In times of recession, can you afford NOT to invest in data management?
The global economy is facing challenges on many fronts, with inflation and recession becoming the words of the day. As a result, budgets that are always tight (like IT) are under even more scrutiny than before. Any unnecessary spending needs to be curtailed, for obvious reasons, but does data management fall into this category?
The simple answer is no. The reality is that bad data leads to bad decisions, which in turn lead to poor performance. When the bottom line is everything, and data is the foundation, businesses simply cannot afford the problems that poorly managed data brings.
Going up, not down
Despite economic headwinds, there are signs that, internationally, Chief Data Officers (CDOs) are actually looking to increase their investment into data integrity, as highlighted in the 2023 Data Integrity Trends and Insights report, which has just been released.
There are many reasons for this – data volumes are not reducing as a result of recession or inflation, the criticality of data to business has not lessened, and the need to use data to drive competitive edge is arguably more important than ever.
There is also compliance to contend with – the Protection of Personal Information Act (POPIA) is still in effect, and organisations that do business internationally still need to contend with laws from other regions, including the General Data Protection Regulation (GDPR).
Unprecedented Global Uncertainty
Yet, while these fundamentals haven’t changed, the world certainly has. Businesses have had to cope with radical changes in consumer behaviour driven by COVID, with global instability caused by the war in Ukraine, with the impact of rampant and ongoing load shedding, and with the new threats and opportunities introduced by generative AI.
Strategic investments, whether in digital transformation or in new data products built around artificial intelligence and machine learning, are dependent on high-integrity data.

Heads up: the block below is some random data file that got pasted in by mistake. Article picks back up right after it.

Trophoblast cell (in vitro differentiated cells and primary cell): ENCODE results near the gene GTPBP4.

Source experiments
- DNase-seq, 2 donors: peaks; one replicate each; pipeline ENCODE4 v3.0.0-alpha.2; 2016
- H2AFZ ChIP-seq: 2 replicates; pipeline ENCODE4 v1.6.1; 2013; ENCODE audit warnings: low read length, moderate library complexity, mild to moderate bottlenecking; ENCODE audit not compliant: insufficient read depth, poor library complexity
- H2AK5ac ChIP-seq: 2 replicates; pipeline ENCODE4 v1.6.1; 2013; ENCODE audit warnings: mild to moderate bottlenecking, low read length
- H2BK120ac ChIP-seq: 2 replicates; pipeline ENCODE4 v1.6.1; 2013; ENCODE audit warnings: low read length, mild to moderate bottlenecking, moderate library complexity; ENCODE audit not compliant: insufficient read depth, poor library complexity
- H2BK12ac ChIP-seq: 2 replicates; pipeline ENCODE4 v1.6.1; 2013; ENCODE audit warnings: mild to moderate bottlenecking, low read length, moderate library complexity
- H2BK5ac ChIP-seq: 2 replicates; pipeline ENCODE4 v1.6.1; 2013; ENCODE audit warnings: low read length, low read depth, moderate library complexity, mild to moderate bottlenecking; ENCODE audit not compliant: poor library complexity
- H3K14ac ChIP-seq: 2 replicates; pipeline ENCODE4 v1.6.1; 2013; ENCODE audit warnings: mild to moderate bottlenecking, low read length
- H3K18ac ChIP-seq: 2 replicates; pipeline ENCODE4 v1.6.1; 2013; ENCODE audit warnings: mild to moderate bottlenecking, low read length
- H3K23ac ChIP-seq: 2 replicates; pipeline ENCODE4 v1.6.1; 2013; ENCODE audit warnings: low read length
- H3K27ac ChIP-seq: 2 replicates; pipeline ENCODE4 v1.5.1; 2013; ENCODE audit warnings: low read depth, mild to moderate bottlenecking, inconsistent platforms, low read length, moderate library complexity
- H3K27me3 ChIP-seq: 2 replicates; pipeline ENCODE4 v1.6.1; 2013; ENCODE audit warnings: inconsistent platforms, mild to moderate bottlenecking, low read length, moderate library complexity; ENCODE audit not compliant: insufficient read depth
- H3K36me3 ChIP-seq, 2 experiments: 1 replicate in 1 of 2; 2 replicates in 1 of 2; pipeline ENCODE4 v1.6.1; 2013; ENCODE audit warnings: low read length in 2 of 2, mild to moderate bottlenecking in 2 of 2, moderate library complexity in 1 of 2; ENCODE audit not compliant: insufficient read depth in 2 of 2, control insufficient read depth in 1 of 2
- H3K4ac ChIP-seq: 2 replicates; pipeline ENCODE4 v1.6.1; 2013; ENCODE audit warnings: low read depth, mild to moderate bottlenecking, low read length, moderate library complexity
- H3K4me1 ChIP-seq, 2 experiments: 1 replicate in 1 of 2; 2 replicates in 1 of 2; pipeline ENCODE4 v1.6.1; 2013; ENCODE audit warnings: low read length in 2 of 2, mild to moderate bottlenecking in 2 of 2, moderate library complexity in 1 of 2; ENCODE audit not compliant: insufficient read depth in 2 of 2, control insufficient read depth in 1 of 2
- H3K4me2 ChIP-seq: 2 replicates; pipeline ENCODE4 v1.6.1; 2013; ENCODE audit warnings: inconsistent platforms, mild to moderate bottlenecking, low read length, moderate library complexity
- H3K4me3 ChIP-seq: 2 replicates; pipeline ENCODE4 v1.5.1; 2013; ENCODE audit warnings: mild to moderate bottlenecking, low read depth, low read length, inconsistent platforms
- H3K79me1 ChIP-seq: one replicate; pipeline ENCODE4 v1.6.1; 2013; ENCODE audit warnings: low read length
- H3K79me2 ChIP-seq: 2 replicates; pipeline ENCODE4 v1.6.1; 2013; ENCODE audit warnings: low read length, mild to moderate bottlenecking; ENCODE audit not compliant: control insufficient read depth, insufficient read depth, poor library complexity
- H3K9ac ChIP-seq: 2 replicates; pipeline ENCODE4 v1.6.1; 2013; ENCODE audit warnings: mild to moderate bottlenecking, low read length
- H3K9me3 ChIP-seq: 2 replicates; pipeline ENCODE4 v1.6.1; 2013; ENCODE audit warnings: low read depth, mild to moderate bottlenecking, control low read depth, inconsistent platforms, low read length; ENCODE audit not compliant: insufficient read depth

Leveraging data as an asset
The ability to analyse and derive actionable intelligence from data lies at the heart of agile decision-making in a digital world, and in tough times, businesses simply cannot afford to make bad decisions. While organisations obviously need to be pragmatic about their investments, cutting spending on data management foundations is not the solution for successfully riding out economic recession.
In fact, respondents to the Data Integrity survey identified poor data quality as the biggest barrier to achieving their data goals, impacting everything from executive support for advanced analytics programs to the infrastructure required to run them.
In reality, many organisations still do not understand their data landscape, and there is a huge amount of redundancy and duplication around data. This can get expensive, as storage remains a significant cost centre, and is one area which can and should be optimised to deliver returns fairly quickly. Aside from cutting down on storage costs, effective data management also helps businesses to understand what data they have and where, which is essential for both compliance and analytics purposes.
Data analytics can help give businesses a competitive edge by enabling them to better understand their environment, their customers, and the changing needs of both. Data management is also a critical component of the ability to monetise data by building data products, another way that businesses can not only survive, but thrive, through recession.
Time to get strategic
Appropriate investment into data management helps to ensure that data can support business strategy and outcomes, but it needs to be driven at a strategic level. Improving data governance should be a top priority, and one area that can drive significant value is data lineage. By leveraging automated data lineage tools, organisations can obtain a comprehensive overview of data flows, sources, transformations, dependencies and more. This in turn helps to automate tasks efficiently, improve business intelligence and effectively position organisations to achieve their business imperatives in a challenging market.
The key is to leverage the best combination of data strategy and tools to maximise return on investment and set a company up for success. If you do not understand how your data is impacting your ability to survive, and where and what your critical data is, it is essential to revise your data strategy and look to invest appropriately.